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Orthotic Liner for Football Boots

Discussion in 'Biomechanics, Sports and Foot orthoses' started by sesadler, Mar 18, 2014.

  1. sesadler

    sesadler Member

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    Good Morning and Afternoon to you all!

    Looking for some opinions on options for orthotic liner materials for use in football boots.

    I've used the following with drawbacks and am hoping for additional ideas:
    EVA - shock absorbent and moldable but tends to delaminate and hard to get a wet sock back into.

    Spenco - cushiony, but issues with slip and shear with all the cutting side to side.

    Vinyl - similar to the slip with spenco.

    I like the 'idea' of leather but am worried it will get hard after it dries from being wet in the boot.


    Also, any benefit of dropping a 3/4 length insert into a set mid-distance (400 meters) track and field spikes for a teenage athlete with some plantar fascia issues? Since the event is spent on the balls of the feet...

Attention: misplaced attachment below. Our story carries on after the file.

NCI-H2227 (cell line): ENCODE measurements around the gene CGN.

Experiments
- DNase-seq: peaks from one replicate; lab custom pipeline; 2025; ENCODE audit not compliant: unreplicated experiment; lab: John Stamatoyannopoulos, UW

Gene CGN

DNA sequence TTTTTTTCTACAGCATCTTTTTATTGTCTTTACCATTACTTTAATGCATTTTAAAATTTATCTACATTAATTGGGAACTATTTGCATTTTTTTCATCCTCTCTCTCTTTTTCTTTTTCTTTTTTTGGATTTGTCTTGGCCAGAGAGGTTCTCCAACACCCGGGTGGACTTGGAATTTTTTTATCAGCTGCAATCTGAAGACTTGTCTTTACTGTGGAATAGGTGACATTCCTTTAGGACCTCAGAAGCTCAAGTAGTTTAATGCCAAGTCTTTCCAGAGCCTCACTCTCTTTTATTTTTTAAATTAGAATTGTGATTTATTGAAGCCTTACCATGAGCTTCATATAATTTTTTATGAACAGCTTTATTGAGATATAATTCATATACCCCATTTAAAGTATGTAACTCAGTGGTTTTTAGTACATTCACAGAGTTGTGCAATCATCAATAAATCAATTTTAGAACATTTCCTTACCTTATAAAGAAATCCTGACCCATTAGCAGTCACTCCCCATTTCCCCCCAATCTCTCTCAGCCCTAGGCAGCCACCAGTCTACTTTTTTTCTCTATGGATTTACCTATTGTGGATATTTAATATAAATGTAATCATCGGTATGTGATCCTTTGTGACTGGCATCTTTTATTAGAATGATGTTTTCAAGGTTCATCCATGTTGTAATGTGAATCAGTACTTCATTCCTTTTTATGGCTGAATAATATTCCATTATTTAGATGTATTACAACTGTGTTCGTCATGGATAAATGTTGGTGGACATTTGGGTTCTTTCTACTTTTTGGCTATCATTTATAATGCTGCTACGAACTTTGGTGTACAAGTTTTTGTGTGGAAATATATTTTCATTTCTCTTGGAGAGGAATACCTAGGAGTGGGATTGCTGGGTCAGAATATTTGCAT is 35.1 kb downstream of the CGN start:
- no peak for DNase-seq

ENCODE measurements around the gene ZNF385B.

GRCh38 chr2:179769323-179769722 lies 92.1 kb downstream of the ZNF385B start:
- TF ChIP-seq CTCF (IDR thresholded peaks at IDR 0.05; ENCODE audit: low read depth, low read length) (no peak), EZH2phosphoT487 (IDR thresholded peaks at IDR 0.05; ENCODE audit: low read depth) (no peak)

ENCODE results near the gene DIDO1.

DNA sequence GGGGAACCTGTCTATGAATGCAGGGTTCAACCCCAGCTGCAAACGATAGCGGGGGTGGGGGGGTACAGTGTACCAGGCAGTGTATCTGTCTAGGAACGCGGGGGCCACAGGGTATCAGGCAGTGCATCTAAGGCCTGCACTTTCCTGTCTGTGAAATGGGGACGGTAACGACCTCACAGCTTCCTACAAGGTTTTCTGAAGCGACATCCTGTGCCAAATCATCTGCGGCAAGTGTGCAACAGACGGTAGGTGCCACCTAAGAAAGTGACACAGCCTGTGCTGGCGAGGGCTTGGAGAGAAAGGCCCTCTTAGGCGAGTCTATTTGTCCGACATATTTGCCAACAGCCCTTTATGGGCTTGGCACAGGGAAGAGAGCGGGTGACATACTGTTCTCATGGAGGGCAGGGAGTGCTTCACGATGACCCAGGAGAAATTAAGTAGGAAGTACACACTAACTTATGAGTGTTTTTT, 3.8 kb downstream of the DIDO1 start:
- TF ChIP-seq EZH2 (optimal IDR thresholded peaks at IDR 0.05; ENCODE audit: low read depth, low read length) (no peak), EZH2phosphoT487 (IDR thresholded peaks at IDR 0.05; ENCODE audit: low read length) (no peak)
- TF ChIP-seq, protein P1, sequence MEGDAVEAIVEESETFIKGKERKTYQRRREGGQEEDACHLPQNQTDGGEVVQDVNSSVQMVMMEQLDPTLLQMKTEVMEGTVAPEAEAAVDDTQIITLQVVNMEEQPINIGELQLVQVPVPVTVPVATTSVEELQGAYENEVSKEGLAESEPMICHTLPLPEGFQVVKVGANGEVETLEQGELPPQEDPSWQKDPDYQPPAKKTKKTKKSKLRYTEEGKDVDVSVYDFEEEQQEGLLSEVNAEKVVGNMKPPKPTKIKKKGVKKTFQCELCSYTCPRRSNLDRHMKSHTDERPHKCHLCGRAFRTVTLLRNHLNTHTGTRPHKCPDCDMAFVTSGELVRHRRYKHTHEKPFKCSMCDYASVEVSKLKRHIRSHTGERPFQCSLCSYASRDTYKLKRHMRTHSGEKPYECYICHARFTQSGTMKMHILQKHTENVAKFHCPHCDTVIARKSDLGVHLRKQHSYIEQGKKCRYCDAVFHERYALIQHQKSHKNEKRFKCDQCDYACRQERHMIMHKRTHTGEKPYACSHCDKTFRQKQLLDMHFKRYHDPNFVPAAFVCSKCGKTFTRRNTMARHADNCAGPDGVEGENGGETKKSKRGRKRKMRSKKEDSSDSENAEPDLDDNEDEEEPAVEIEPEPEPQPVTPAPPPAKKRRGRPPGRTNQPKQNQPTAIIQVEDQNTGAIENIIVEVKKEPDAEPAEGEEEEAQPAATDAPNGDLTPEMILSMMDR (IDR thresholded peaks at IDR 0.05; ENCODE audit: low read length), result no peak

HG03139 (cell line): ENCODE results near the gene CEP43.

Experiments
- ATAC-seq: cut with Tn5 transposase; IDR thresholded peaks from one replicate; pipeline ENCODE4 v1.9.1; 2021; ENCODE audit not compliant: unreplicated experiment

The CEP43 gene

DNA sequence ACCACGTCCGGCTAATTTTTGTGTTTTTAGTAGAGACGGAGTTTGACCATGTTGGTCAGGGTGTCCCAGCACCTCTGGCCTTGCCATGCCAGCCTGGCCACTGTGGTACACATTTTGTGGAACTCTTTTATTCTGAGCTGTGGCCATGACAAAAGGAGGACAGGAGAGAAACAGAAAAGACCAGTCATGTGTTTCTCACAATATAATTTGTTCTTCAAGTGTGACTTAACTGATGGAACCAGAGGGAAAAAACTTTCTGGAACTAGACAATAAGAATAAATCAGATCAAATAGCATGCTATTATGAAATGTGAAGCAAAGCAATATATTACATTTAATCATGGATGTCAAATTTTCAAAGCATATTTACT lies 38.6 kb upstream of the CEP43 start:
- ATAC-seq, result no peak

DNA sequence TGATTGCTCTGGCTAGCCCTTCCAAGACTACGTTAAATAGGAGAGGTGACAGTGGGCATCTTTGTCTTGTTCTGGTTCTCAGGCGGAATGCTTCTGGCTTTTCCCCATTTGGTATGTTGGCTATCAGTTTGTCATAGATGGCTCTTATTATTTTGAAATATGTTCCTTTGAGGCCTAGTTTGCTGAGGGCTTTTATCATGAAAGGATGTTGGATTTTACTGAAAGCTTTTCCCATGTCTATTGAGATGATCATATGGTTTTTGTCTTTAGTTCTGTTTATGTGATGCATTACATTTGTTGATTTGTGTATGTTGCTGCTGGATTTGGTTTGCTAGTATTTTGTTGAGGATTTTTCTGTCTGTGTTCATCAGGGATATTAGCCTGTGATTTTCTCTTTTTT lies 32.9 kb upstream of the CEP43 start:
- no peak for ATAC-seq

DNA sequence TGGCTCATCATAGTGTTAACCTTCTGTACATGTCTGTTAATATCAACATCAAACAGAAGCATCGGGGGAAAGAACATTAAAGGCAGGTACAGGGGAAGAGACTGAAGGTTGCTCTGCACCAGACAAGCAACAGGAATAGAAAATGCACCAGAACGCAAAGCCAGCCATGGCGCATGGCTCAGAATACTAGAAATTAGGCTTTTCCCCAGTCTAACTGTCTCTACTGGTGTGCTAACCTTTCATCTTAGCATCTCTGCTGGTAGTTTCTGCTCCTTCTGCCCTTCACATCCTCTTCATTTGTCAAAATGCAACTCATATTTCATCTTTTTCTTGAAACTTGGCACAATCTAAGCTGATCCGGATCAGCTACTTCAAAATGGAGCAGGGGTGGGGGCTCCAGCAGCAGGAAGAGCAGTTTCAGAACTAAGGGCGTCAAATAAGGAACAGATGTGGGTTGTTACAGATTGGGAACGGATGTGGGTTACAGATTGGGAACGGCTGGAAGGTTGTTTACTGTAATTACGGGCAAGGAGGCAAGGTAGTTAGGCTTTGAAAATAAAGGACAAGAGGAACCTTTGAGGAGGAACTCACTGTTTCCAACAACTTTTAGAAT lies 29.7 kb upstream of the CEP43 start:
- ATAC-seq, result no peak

Thanks all - in advance!

  2. davidh

    davidh Podiatry Arena Veteran

    Football or soccer?

    I did some work with soccer boots a few years ago which worked reasonably well.
    The Club pulled the plug before we could do any kind of valid research, so you are welcome to the idea.....

    The background is that the Club were English Premiership, and of course the usual orthotic devices won't go in the boots.
    Players were sent to me with pre-season blistering, PF, and various met injuries which were receiving or had been receiving Orthopaedic or physiotherapy treatment.

    The answer, I found, was to take a neutral cast of the foot, and correct, by mm's rather than degrees, forefoot medially or laterally. A heel-lift could be added to the device as needed. The device itself, the most successful anyway, was cork butter, cut to the same shape as the boot innersole, which it replaced, and covered in leather - I used red and blue for two different teams, but there are planty of colours to choose.

    I aimed for a low-profile device which had a limited life - perhaps less than one season.